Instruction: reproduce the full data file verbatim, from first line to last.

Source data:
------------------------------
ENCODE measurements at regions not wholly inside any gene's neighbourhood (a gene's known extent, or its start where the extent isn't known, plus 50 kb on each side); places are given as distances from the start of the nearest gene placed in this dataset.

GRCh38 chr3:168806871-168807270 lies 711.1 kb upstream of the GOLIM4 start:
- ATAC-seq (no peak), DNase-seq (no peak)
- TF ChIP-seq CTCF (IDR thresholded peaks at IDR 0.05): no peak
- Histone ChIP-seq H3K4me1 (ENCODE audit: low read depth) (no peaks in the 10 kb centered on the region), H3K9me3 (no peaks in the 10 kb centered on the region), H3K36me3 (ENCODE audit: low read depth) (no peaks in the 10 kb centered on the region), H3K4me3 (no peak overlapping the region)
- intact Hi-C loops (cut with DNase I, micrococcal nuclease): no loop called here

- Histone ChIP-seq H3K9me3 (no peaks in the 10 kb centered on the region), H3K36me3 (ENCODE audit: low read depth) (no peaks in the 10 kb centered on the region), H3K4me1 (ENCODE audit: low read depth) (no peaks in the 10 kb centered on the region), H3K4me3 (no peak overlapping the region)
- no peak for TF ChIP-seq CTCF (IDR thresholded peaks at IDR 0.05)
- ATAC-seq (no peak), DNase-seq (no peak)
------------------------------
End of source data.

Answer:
ENCODE measurements at regions not wholly inside any gene's neighbourhood (a gene's known extent, or its start where the extent isn't known, plus 50 kb on each side); places are given as distances from the start of the nearest gene placed in this dataset.

GRCh38 chr3:168806871-168807270 lies 711.1 kb upstream of the GOLIM4 start:
- ATAC-seq (no peak), DNase-seq (no peak)
- TF ChIP-seq CTCF (IDR thresholded peaks at IDR 0.05): no peak
- Histone ChIP-seq H3K4me1 (ENCODE audit: low read depth) (no peaks in the 10 kb centered on the region), H3K9me3 (no peaks in the 10 kb centered on the region), H3K36me3 (ENCODE audit: low read depth) (no peaks in the 10 kb centered on the region), H3K4me3 (no peak overlapping the region)
- intact Hi-C loops (cut with DNase I, micrococcal nuclease): no loop called here

- Histone ChIP-seq H3K9me3 (no peaks in the 10 kb centered on the region), H3K36me3 (ENCODE audit: low read depth) (no peaks in the 10 kb centered on the region), H3K4me1 (ENCODE audit: low read depth) (no peaks in the 10 kb centered on the region), H3K4me3 (no peak overlapping the region)
- no peak for TF ChIP-seq CTCF (IDR thresholded peaks at IDR 0.05)
- ATAC-seq (no peak), DNase-seq (no peak)